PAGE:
When Don Oliver (LLB ’64, LLD ’03) came to Dalhousie to study law in 1962, he had a clear objective: to right the many wrongs that Black people face. His fight for equity and justice has spanned his storied career, resulting in meaningful societal change for Nova Scotia and Canada.
As a first-year law student, he helped amend the bill that became the Fair Accommodation Practices Act, which made it illegal to deny anyone access to public spaces based on skin colour. That became the launch point for a legacy of social justice work both in his practice and as Canada’s first Black male senator, resulting in laws to protect women, children, people with disabilities, and racialized people.
“The fact that I have been able to bring about change and break down white privilege—the one thing that continues to hold back all Canadians of African descent—without violence means the most to me,” says Oliver.
Oliver's efforts have earned him the Order of Canada, the Order of Nova Scotia, King’s Counsel honours, five honorary degrees, and a number of prestigious medals and awards. In September 2023, his efforts were also recognized with the Dalhousie Schulich School of Law’s 2023 Weldon Award for Unselfish Public Service.
Read more: Don Oliver receives 2023 Weldon Award for Unselfish Public Service (Dal News)
Oliver’s tenacity, dedication, and accomplishments have served as an inspiration for others, including entrepreneur, financier, and investor Wade Dawe. The chair and CEO of Numus Financial Inc. has honoured his dear friend’s legacy by establishing the Senator Don Oliver Scholarship. Dawe says the program will offer financial support as well as access to mentoring, advice, and other supports to help African Nova Scotian students excel in their studies and their careers.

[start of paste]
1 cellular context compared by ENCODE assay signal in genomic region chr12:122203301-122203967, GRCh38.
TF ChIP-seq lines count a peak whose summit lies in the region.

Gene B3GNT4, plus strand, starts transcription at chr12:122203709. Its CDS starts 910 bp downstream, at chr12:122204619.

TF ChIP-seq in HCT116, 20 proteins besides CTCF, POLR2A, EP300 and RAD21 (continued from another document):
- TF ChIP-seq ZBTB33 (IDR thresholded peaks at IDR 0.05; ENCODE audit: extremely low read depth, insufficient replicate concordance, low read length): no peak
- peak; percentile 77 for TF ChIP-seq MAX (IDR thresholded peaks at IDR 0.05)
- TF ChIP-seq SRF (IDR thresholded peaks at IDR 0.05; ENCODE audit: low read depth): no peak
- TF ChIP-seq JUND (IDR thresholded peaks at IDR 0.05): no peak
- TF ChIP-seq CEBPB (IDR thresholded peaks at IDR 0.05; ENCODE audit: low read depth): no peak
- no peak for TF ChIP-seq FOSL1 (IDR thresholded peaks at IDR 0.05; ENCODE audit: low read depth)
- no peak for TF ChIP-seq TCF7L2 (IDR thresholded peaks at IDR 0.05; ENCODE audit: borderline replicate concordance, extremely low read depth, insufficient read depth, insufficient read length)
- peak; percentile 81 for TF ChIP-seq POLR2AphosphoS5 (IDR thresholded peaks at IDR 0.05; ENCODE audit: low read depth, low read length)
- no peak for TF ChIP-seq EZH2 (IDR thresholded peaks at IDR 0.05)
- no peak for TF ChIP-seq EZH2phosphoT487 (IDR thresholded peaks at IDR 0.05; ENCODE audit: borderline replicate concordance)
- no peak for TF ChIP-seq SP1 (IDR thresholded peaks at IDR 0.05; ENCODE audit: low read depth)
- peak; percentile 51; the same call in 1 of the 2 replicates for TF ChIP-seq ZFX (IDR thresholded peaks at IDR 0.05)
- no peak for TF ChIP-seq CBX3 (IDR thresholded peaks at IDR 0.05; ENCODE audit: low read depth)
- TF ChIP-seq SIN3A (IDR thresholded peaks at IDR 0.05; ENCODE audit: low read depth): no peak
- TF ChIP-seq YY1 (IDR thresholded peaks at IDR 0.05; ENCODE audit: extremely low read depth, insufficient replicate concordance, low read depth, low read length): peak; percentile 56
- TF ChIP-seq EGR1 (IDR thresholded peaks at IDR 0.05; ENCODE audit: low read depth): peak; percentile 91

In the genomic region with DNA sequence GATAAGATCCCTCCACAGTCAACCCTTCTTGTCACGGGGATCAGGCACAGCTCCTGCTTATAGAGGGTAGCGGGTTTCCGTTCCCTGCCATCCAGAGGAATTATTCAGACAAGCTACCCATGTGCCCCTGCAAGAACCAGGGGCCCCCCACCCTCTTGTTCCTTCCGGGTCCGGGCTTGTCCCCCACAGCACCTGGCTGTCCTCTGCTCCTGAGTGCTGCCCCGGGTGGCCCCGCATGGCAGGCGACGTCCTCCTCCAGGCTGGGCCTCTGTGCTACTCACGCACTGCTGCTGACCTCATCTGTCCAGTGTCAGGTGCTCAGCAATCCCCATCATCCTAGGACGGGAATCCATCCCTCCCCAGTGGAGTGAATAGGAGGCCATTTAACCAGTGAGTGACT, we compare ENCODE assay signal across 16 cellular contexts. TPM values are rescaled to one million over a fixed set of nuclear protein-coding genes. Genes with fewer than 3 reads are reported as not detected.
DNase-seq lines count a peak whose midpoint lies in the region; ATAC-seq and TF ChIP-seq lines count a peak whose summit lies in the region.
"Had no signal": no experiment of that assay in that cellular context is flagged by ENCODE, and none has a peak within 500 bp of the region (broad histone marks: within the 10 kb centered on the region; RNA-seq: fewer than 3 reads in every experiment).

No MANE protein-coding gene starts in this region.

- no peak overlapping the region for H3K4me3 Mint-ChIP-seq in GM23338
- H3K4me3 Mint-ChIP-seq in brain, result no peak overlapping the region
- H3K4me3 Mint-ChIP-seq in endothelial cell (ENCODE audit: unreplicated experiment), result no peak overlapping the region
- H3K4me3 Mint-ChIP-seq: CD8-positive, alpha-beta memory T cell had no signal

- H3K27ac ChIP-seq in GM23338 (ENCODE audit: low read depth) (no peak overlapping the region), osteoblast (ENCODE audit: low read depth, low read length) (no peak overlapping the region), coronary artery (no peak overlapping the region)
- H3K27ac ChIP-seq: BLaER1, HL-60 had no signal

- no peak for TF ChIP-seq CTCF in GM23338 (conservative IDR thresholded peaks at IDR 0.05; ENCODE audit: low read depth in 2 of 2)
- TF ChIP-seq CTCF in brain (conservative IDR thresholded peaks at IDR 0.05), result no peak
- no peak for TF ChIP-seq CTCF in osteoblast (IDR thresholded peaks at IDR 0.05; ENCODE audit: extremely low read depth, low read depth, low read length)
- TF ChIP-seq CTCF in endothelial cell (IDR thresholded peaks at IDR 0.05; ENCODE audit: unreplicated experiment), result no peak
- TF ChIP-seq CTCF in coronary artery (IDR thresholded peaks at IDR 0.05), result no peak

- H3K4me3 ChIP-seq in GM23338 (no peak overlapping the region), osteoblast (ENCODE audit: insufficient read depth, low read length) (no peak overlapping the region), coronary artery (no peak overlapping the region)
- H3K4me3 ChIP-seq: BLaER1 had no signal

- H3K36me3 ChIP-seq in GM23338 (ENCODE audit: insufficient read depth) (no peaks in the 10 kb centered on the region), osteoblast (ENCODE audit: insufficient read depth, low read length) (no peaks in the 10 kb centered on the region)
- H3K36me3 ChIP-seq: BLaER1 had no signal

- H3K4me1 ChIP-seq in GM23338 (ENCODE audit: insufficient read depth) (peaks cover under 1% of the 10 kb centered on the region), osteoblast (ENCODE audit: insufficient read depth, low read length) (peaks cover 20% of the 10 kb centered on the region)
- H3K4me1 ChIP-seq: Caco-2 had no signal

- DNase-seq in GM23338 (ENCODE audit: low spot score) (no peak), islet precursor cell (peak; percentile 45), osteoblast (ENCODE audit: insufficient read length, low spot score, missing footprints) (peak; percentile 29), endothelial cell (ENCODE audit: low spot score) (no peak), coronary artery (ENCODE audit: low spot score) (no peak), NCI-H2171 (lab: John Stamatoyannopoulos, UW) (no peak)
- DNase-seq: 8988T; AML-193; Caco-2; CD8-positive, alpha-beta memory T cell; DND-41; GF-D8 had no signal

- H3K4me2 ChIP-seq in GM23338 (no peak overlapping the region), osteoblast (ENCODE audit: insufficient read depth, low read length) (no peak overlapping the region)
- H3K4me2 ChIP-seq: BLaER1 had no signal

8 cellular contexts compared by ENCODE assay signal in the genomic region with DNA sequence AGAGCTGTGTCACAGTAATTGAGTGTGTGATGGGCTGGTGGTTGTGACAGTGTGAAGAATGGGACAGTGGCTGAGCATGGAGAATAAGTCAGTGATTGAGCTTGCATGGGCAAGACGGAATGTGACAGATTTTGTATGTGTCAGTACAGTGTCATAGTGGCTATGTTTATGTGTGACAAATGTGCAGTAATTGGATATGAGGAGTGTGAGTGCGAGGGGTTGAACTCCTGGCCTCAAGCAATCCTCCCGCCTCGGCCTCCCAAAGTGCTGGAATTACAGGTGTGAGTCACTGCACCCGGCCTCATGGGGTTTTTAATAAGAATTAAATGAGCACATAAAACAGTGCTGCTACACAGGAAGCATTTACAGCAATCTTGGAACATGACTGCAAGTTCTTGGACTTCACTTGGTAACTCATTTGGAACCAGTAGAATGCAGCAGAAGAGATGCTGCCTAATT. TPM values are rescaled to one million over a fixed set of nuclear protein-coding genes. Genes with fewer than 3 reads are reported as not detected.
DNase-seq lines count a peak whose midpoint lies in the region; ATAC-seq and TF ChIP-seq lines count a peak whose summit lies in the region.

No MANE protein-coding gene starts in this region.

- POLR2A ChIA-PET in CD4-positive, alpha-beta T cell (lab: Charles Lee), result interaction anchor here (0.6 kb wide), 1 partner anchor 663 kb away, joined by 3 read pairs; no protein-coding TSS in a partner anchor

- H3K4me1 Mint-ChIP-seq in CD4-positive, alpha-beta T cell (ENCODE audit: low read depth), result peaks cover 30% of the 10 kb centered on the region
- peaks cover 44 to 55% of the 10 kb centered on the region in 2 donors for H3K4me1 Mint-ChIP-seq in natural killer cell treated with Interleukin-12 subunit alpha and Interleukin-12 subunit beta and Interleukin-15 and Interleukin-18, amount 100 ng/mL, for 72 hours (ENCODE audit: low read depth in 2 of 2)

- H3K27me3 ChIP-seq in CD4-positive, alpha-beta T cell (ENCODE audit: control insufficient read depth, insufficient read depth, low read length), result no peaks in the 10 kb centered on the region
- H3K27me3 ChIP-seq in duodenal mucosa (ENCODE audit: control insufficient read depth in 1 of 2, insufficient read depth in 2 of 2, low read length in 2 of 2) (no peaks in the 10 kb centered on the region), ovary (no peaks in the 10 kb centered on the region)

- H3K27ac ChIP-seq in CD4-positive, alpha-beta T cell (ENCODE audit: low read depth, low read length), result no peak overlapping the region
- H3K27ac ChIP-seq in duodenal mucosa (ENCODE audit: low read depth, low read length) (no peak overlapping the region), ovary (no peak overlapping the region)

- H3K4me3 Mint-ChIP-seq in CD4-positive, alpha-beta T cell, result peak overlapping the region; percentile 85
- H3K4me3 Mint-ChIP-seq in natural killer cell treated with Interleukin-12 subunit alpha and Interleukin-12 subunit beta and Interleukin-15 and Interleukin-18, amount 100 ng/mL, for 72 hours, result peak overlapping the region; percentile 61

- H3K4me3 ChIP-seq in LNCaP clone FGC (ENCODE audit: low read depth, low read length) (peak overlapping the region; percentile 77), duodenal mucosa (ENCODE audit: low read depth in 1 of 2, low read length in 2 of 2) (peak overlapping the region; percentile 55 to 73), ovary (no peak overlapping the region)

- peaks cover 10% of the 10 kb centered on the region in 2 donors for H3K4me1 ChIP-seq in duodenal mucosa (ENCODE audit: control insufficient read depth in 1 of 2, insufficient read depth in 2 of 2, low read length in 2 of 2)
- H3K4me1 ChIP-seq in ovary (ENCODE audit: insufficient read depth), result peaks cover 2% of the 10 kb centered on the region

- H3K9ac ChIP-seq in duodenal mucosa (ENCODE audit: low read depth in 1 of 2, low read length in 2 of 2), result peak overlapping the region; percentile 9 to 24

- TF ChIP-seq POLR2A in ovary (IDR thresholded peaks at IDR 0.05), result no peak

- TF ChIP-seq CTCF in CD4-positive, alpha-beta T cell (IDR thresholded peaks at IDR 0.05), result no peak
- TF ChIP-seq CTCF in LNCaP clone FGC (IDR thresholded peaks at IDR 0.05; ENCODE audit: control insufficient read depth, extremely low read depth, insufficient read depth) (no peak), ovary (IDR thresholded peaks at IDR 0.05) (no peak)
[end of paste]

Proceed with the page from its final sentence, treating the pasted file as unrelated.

Senator Don Oliver (Daniel Jardine photo).
“Senator Oliver has dedicated his career and life to fighting racism and promoting equality,” says Dawe. “While receiving an Oliver Scholarship does not rectify the injustices of the past 400 years, it will enable young Black students to continue walking the path that Senator Oliver has so courageously opened for them.”
Oliver knows from his own experience how such support can make a difference. Receiving the Sir James Dunn Scholarship enabled him to earn the education he has used to tackle discrimination in all forms.
“The main purpose is to engage Black people throughout Nova Scotia who never thought of going to university,” says Oliver. “Anything that Wade and I can do to remove barriers and help make that happen is for the good of the province and Canada.”
The scholarship also honours Senator Oliver’s longstanding connection to Dalhousie as a Sir James Dunn Scholar in Law, member of the Board of Governors, fundraiser and financial contributor, honorary degree recipient, and creator of new courses and teacher in law.
Now that Dawe has established the scholarship, he is leading the effort to raise funds to advance the education of Black youth in Nova Scotia. Oliver believes it could also inspire recipients to consider postgraduate education and research, which would be transformative for them and for Canada.
“I am hoping these African Nova Scotian students will learn, research, and write about their history,” he says. “More than that, I hope they use that work to make the case for diversity and to effect change. That would make me very happy.”
Read more: Dalhousie reception celebrates new scholarship honouring Senator Don Oliver (Dal News)
This story appeared in the DAL Magazine Fall/Winter 2023 issue. Flip through the rest of the issue using the links below.
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